Commodities shipper Cargill, in partnership with BAR Tech, Mitsubishi and Yara Marine Technologies has announced the first ship fitted with WindWings has set sail for Brazil out of China.
Mitsubishi Corporations’ Pyxis Ocean, which was built in 2017 and is on charter to Cargill, has been retrofitted with two 37.5m wing sails designed by BAR Tech and produced by Yara. The sails are expected to reduce carbon emissions by up to 30% on average.
Pyxis Ocean is the first ship to sail with WindWings fitted but it is being followed closely by the first Newcastlemax, the 210,000 dwt Berge Olympus, owned by Singapore-based company Berge Bulk, which is having its four WindWings fitted now and is expected to be out of the dock this month, BAR Tech CEO John Cooper told Seatrade Maritime News.
By the time that Berge Olympus leaves the dock, VesselsValue AIS predicts that Pyxis Ocean, which is travelling, under ballast, will be more than half way to Paranagua in Brazil, where it is due to arrive in mid-September, following the completion of sea trials in early August.
According to Jan Dieleman, President of Cargill’s Ocean transportation business, Cargill has a “responsibility” to decarbonise its supply chains.
He also pointed out that, “A technology like WindWings doesn’t come without risk, and as an industry leader – in partnership with visionary shipowner Mitsubishi Corporation - we are not afraid to invest, take those risks and be transparent with our learnings to help our partners in maritime transition to a more sustainable future.”
A partnership of a vessel operator with a designer, production company and shipper, with funding from the EU’s Horizon programme came together in 2019, when Cargill called BAR Tech asking them to design a system to cut emissions.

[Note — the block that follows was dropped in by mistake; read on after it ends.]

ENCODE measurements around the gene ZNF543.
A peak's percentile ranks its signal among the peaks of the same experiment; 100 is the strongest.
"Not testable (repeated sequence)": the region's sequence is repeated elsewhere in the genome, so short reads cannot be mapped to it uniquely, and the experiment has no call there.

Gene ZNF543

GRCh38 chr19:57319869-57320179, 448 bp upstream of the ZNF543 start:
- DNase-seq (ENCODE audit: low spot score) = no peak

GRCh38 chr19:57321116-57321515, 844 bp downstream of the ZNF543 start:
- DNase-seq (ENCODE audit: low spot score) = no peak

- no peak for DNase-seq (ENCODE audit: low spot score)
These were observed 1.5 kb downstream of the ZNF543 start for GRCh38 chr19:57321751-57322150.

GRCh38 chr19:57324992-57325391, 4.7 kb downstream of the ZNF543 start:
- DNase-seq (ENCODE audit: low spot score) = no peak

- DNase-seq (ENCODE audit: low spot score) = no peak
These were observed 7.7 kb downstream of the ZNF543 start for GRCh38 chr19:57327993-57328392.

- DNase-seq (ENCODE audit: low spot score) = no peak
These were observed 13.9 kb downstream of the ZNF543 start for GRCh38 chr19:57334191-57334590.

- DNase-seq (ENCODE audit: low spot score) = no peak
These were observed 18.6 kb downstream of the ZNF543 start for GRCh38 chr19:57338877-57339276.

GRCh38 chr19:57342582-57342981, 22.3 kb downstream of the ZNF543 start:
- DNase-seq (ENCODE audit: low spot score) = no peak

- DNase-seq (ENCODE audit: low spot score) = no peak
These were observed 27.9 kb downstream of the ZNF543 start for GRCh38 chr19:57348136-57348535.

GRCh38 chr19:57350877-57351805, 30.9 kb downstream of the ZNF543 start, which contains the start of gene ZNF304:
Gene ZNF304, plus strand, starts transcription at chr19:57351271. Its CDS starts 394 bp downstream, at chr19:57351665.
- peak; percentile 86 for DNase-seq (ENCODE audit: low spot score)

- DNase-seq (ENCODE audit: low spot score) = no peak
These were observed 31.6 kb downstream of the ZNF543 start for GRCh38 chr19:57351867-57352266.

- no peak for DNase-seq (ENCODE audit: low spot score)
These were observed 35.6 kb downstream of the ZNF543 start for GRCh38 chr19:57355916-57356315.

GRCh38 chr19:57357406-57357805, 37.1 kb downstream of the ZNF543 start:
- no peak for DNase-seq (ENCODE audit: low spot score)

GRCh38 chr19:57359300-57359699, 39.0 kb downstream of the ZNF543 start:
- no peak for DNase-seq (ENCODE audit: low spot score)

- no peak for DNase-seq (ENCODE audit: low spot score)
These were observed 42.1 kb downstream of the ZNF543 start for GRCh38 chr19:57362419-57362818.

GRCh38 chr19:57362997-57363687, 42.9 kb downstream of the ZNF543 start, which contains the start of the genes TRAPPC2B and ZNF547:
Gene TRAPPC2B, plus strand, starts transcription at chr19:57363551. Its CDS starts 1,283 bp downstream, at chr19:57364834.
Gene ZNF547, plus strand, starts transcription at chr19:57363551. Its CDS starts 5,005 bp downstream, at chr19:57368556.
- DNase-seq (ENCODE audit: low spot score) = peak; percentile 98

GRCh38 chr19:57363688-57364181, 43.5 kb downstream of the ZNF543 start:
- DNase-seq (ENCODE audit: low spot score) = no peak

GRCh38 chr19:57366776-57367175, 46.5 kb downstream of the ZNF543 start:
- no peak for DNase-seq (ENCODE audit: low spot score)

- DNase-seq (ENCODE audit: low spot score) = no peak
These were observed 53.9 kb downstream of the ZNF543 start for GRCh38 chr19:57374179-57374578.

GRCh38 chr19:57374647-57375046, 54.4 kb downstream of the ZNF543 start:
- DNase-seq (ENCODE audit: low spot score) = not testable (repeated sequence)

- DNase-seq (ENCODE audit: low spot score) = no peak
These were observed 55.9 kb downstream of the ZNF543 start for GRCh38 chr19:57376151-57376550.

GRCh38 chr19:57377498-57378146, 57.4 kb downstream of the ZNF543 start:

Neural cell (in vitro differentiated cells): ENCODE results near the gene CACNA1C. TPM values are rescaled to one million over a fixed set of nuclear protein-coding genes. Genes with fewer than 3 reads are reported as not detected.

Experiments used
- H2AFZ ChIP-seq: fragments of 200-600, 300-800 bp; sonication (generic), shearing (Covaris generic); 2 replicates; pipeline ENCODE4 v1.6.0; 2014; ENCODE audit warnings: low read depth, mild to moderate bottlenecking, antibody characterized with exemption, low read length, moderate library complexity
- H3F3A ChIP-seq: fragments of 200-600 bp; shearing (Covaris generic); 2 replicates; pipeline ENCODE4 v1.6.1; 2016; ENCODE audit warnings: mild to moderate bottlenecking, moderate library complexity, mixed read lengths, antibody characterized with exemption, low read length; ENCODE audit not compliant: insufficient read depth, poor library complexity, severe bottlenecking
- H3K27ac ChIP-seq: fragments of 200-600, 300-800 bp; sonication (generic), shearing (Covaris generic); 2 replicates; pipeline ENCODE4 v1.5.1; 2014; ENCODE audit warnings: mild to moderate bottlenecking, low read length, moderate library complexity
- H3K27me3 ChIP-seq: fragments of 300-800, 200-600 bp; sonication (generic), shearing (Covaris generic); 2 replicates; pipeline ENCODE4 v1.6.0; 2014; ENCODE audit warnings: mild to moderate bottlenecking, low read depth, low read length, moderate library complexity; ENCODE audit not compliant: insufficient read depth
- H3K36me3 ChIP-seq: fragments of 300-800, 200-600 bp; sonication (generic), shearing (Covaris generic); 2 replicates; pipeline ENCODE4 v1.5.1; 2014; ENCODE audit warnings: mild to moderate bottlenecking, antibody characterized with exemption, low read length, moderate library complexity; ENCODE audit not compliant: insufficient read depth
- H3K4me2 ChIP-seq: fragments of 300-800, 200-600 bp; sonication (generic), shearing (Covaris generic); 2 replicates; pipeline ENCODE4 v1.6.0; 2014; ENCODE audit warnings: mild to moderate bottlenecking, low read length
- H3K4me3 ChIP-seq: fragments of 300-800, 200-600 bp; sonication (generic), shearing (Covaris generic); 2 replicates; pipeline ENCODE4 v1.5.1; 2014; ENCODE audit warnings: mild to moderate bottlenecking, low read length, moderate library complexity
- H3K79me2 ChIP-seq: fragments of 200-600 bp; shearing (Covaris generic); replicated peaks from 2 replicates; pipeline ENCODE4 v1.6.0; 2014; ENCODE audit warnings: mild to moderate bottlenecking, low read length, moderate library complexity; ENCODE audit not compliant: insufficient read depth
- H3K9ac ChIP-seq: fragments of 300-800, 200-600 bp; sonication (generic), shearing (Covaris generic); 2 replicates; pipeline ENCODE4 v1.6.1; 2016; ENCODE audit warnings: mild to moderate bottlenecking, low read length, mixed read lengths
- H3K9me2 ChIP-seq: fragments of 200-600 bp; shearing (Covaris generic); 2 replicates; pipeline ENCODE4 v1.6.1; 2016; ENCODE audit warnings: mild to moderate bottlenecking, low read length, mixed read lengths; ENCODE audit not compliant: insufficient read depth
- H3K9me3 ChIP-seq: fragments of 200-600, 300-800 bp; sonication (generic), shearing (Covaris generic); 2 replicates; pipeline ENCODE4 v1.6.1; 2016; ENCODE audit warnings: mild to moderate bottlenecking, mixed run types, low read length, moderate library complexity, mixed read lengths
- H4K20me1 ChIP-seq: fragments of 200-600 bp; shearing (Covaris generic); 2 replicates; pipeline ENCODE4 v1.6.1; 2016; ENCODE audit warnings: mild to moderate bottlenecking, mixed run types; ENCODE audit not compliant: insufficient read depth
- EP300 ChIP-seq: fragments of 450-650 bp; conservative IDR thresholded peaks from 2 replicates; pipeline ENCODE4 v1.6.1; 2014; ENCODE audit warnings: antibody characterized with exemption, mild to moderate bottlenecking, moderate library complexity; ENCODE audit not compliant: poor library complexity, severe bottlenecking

Kohei Yamashita GM, Ship Department, Mitsubishi Corporation said the “Pyxis Ocean project is a huge achievement on its own, which makes me very excited, but I’m even more excited when I think of its potential in the future.“
Yamashita added: “Although there are so many energy saving devices in the market today, wind assisted propulsion systems is one of the very few solutions available that can achieve fuel savings by two digits.”
That is an important point, because as Dieleman points out, “This technology uses a free fuel,” which means all the operational savings will reduce costs directly, as well as emissions.
Moreover, with HFO currently standing at around $580 per tonne and the introduction of carbon pricing in Europe, in January expected to be followed by similar schemes, and with the cost of green fuels is expected to be higher, the eventual savings could be very hard to ignore.
“This is not just a nice project,” argued Dieleman, “this is an extremely important project for the [maritime] industry to move forward.
Cooper explained that WindWings has three main sail components, the 10m wide main sail with a 5m wide front and rear elements of the sails. “The sails are computer controlled, so no crew involvement necessary,” he said.
“These elements work together, each has a central pivot and the whole wing also rotates such that we can present that wing in many different angles, in many different formats depending on the wind angle and wind speed,” explained Cooper.
Manufactured using the same steel used to build ships, D32 and D36 along with a composite glass material, “similar to that used in wind turbine propellers,” explained Cooper, the sails can be lowered for cargo operations, while Cooper also said it is recommended that the sails are lowered in winds greater than 50 knots.
Each WindWing will save 1.5 tonnes of fuel a day, 3 tonnes of savings per day for the operation of the Pyxis Ocean on average. If the vessel burns 50 tonnes of HFO daily that could amount to around $2,000 in savings for Pyxis Ocean. “That’s next level savings,” said Cooper.
“We hope to gain a lot of insight from Pyxis Ocean, which would open the doors to an extended application to other ships in our existing fleet,” concluded Yamashita.